AI uncovers who gets attention in high school textbooks
Harnessing the power of machine learning, Stanford University researchers have measured just how much more attention some high school history textbooks pay to white men than to Blacks, ethnic minorities and women.
In a new study of American history textbooks used in Texas, the researchers found remarkable disparities.
Hispanic students make up 52 percent of enrollments in Texas schools, for example, but Hispanic people received almost no mention at all in any of the textbooks — less than one-quarter of one percent of people who were mentioned by name.
By contrast, all but five of the 50 most-mentioned individuals were white men. Only one woman made that list — Eleanor Roosevelt — and only four people of color. Former president Barack Obama came in at 29th, Martin Luther King came in 30th, followed by Dred Scott and Frederick Douglass. Andrew Jackson, a slaveowner who contributed mightily to the genocide of Native Americans, got more mentions than anyone else.
Those are just the top-line numbers. Using the tools of natural language processing, or NLP, the researchers also quantified differences in how various groups were characterized.
White men were more likely to be associated with words denoting power, while women were more likely to be associated with marriage and families. African Americans were most likely to be associated to words of powerlessness and persecution, rather than with political action or government.
“Even for people who grew up with these textbooks, these patterns are surprising,” said Dorottya Demszky, a PhD candidate in linguistics who co-initiated the project. “We hope that this kind of quantification can become a tool for developing textbooks that are more representative.”
Exposing the Patterns, Faster
To be sure, it’s no secret that textbooks are shaped by the priorities and prejudices of the people in power. As recently as the mid-20th century, many southern schools taught that the Civil War was primarily about states’ rights rather than slavery. Indeed, educators have been scouring textbooks for decades to measure prejudice and distortions.
NLP models, the researchers say, can be useful new tools in that effort. Because the AI models read every word and parse every sentence, they can provide more holistic, nuanced and reliable measures of possible under- and over-representation of different groups.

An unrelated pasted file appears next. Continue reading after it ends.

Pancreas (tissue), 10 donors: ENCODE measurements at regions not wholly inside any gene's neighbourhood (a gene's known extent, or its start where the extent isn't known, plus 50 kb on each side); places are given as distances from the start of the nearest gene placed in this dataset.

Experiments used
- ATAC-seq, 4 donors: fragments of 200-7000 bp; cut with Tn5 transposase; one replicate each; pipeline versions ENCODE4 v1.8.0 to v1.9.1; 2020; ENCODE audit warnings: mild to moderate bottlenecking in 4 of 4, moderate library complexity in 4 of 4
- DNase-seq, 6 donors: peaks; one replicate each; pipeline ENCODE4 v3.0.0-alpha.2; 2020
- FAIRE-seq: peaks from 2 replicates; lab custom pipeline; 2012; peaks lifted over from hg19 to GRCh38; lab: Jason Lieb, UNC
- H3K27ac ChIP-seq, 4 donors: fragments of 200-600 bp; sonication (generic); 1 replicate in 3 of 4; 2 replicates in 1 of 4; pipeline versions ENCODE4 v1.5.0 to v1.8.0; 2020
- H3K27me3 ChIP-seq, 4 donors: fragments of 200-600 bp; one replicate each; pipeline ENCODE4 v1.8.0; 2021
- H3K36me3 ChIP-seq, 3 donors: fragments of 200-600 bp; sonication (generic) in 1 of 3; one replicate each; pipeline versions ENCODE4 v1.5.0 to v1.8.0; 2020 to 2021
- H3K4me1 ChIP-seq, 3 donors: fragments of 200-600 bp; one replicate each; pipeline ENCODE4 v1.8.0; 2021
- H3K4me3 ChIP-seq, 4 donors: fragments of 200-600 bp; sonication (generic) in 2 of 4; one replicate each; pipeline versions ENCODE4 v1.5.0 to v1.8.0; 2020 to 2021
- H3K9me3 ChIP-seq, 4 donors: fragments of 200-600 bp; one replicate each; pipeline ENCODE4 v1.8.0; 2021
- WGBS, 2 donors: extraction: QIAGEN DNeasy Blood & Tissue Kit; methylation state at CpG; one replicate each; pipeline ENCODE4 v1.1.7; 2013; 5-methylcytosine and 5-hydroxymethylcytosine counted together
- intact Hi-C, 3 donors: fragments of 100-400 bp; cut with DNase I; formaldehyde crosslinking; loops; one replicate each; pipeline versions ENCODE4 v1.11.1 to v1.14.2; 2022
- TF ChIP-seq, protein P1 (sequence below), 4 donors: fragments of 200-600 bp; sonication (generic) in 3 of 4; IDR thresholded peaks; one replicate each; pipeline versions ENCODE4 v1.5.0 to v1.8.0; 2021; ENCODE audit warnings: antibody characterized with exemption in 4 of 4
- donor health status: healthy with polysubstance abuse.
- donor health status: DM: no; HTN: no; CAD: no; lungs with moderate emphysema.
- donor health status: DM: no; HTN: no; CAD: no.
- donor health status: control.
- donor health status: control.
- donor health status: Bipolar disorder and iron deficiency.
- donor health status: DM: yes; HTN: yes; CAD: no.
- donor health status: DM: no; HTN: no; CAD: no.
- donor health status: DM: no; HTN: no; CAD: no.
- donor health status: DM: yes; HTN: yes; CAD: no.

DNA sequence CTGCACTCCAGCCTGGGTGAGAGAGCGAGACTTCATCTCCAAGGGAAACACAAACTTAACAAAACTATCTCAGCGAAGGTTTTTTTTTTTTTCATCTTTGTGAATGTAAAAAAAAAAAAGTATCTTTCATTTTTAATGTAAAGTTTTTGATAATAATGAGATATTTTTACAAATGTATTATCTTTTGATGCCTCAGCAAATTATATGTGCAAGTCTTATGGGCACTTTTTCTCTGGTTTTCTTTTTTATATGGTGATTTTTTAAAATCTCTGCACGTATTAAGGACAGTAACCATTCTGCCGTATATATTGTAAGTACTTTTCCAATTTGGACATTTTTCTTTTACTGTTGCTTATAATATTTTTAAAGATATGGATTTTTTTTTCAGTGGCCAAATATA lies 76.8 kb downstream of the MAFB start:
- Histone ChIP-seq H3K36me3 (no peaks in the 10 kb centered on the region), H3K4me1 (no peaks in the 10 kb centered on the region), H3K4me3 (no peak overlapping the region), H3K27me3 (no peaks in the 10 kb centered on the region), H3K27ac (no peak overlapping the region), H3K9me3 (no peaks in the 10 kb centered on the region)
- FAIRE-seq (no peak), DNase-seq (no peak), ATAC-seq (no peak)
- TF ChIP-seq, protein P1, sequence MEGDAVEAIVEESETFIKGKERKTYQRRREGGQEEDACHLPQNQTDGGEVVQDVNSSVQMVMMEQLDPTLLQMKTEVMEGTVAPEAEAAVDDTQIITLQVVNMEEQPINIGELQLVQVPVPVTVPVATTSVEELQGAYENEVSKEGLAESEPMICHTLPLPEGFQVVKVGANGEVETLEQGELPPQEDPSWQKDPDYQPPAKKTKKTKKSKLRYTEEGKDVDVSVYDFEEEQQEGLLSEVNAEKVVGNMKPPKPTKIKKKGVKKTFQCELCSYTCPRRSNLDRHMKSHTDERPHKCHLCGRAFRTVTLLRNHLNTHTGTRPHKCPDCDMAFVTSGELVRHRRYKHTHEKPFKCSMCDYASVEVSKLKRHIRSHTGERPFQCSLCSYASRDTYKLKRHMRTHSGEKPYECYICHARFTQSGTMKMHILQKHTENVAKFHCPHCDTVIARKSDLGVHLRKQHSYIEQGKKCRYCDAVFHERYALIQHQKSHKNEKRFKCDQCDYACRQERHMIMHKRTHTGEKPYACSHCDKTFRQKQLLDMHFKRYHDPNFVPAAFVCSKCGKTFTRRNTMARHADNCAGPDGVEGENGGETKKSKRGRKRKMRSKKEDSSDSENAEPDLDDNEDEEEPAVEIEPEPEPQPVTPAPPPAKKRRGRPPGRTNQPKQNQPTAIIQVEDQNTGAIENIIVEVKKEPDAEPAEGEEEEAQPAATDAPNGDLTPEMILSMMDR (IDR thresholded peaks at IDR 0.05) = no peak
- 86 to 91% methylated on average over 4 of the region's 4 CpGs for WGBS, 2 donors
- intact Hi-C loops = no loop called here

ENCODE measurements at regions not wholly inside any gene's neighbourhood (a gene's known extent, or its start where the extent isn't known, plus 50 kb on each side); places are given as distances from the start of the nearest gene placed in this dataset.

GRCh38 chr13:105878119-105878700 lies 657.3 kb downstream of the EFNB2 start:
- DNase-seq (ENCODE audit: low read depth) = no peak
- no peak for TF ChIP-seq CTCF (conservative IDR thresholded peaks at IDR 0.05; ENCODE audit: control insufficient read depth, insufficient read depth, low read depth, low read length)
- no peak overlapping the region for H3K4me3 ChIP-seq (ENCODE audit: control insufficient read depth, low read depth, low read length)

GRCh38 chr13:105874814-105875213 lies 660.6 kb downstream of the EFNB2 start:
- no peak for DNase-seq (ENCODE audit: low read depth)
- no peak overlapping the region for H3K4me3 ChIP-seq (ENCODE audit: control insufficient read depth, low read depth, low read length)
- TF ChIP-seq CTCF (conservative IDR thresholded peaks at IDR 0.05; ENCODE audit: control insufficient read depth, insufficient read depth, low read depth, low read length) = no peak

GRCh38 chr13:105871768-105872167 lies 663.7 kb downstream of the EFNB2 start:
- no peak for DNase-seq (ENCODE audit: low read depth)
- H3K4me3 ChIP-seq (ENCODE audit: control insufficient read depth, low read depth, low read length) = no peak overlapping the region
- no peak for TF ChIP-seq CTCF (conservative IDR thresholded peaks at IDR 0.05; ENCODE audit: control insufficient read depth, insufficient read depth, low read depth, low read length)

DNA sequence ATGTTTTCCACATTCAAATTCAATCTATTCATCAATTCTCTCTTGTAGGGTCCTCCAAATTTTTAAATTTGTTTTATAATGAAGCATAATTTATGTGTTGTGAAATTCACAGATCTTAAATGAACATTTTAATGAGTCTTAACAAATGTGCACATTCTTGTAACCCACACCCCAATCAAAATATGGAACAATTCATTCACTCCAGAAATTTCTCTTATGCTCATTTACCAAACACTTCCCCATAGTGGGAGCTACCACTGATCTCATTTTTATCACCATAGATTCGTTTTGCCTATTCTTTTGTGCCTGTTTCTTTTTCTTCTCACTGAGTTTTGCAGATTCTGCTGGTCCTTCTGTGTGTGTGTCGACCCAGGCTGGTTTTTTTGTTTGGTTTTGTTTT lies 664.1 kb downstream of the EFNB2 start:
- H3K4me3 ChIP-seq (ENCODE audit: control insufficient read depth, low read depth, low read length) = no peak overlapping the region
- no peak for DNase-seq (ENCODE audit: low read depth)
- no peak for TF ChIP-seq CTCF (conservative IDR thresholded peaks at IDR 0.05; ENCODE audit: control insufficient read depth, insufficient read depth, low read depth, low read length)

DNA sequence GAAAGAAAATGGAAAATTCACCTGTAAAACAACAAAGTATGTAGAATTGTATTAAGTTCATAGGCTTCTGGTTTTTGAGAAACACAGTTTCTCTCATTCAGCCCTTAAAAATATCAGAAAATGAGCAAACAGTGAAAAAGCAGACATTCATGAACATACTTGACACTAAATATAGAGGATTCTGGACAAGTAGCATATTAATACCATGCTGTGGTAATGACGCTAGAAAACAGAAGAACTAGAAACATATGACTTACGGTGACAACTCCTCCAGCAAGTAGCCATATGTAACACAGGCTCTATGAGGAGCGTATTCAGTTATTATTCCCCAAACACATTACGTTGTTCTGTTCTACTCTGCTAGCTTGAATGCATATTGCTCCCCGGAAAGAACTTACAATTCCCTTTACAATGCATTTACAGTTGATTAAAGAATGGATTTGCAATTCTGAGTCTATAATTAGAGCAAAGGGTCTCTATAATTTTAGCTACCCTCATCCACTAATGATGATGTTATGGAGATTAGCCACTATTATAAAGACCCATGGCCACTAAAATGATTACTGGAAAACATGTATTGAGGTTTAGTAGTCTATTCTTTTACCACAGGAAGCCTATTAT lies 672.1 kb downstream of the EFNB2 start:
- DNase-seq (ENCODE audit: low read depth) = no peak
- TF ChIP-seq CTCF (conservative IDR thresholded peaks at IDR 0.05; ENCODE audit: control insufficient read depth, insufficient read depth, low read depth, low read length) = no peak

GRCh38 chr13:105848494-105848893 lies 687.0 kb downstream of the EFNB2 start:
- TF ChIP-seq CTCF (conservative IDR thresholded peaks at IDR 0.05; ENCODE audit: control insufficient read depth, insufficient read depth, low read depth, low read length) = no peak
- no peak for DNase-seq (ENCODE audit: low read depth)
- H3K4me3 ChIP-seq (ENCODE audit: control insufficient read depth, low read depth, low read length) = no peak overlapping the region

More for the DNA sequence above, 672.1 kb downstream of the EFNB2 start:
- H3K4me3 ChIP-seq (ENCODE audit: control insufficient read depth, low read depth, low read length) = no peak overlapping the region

The Stanford researchers analyzed 18 American history textbooks that Texas school districts used from 2015 through 2017, applying an array of natural language processing techniques. These included neural network models that quantify subtle implicit associations, as well as linguistic databases that help infer the connotations that arise from particular word combinations.
Demszky, who works with Dan Jurafsky, a professor of both linguistics and computer science at Stanford and a member of the Stanford Institute for Human-Centered Artificial Intelligence, teamed up with Lucy Li, a PhD student in natural language processing at UC Berkeley and Patricia Bromley, an associate professor of education at Stanford.
“There’s been a real shift in natural language processing toward more socially aware models,” says Jurafsky. “These can help uncover the implicit ways that people are described in text and do better at capturing the human and social element that’s so important in language.”
The most dramatic finding in the Texas history project was the virtual absence of Hispanic people, who received almost no attention outside of the Mexican-American War. Women fared better, but they too were discussed far less frequently than men.
When the researchers looked at the words associated with different groups, they found that Blacks were connected much more than other groups to words of powerlessness like “slave,” “escaped,” “owned” and “barred.” That’s at odds, the researchers say, with new historical research that emphasizes the power and agency of Black people in fighting for their freedom. Women, meanwhile, were connected with verbs like “marry” and “help” and nouns like “wife” and “mother.” “Household,” “home” and “chores” were among the other top words associated with women. White men, on the other hand, were most closely associated with words like “leader,” “authority,” “achievement” and “powerful.”
The researchers found similar disparities when they looked at the topics associated with different groups. Women were associated with two topics — family and social movements. Men were associated with family as well, but also with the military and decision making.
Perhaps not surprisingly, the researchers found that the political leaning of school districts affected the kinds of textbooks used. The textbooks in counties dominated by Democratic voters paid somewhat more attention to the role of women than the textbooks used in Republican counties. None of the textbooks, however, paid any real attention to Hispanic people.
The researchers caution that the study doesn’t draw conclusions about why some textbooks give more attention to white men than to women and minorities, nor about what the appropriate levels are. Though old prejudices are part of the explanation, another possibility is that many textbooks focus on formal political events and leaders rather than on the lives of people.
The key takeaway, says Demszky, is that machine learning and natural language processing offer new opportunities to understand what textbooks are truly teaching and to make them more broadly relevant.
“This has the potential to improve textbooks so that students feel more represented and take a more critical view of history,” she says. “If our paper can be a step toward making that happen, I’d be very, very happy.”